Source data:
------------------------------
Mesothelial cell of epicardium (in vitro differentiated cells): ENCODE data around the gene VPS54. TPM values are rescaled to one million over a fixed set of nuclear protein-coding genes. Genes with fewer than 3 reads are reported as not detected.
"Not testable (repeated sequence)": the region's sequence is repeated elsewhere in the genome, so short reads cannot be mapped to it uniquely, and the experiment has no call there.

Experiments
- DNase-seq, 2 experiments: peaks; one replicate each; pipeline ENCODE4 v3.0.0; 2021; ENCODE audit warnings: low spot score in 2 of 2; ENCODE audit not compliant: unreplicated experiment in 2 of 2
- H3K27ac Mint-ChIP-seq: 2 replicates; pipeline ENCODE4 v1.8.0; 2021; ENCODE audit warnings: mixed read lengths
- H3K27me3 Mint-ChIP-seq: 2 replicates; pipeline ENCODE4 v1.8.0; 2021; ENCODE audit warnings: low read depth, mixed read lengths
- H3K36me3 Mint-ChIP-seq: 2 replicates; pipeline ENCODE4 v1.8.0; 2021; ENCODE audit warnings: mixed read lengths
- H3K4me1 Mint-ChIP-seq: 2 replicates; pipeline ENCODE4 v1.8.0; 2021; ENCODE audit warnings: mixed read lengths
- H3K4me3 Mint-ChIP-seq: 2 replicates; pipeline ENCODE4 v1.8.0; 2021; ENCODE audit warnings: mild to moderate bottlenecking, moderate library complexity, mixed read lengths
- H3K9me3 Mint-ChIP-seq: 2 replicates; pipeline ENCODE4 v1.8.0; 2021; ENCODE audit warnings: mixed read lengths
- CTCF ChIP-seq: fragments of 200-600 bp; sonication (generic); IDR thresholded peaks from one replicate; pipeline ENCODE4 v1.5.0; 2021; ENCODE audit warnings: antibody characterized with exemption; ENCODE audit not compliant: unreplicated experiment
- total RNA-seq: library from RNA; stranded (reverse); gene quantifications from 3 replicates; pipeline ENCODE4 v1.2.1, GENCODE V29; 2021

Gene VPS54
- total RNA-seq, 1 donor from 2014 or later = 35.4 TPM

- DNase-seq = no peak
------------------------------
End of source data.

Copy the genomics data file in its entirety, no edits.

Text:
Mesothelial cell of epicardium (in vitro differentiated cells): ENCODE data around the gene VPS54. TPM values are rescaled to one million over a fixed set of nuclear protein-coding genes. Genes with fewer than 3 reads are reported as not detected.
"Not testable (repeated sequence)": the region's sequence is repeated elsewhere in the genome, so short reads cannot be mapped to it uniquely, and the experiment has no call there.

Experiments
- DNase-seq, 2 experiments: peaks; one replicate each; pipeline ENCODE4 v3.0.0; 2021; ENCODE audit warnings: low spot score in 2 of 2; ENCODE audit not compliant: unreplicated experiment in 2 of 2
- H3K27ac Mint-ChIP-seq: 2 replicates; pipeline ENCODE4 v1.8.0; 2021; ENCODE audit warnings: mixed read lengths
- H3K27me3 Mint-ChIP-seq: 2 replicates; pipeline ENCODE4 v1.8.0; 2021; ENCODE audit warnings: low read depth, mixed read lengths
- H3K36me3 Mint-ChIP-seq: 2 replicates; pipeline ENCODE4 v1.8.0; 2021; ENCODE audit warnings: mixed read lengths
- H3K4me1 Mint-ChIP-seq: 2 replicates; pipeline ENCODE4 v1.8.0; 2021; ENCODE audit warnings: mixed read lengths
- H3K4me3 Mint-ChIP-seq: 2 replicates; pipeline ENCODE4 v1.8.0; 2021; ENCODE audit warnings: mild to moderate bottlenecking, moderate library complexity, mixed read lengths
- H3K9me3 Mint-ChIP-seq: 2 replicates; pipeline ENCODE4 v1.8.0; 2021; ENCODE audit warnings: mixed read lengths
- CTCF ChIP-seq: fragments of 200-600 bp; sonication (generic); IDR thresholded peaks from one replicate; pipeline ENCODE4 v1.5.0; 2021; ENCODE audit warnings: antibody characterized with exemption; ENCODE audit not compliant: unreplicated experiment
- total RNA-seq: library from RNA; stranded (reverse); gene quantifications from 3 replicates; pipeline ENCODE4 v1.2.1, GENCODE V29; 2021

Gene VPS54
- total RNA-seq, 1 donor from 2014 or later = 35.4 TPM

- DNase-seq = no peak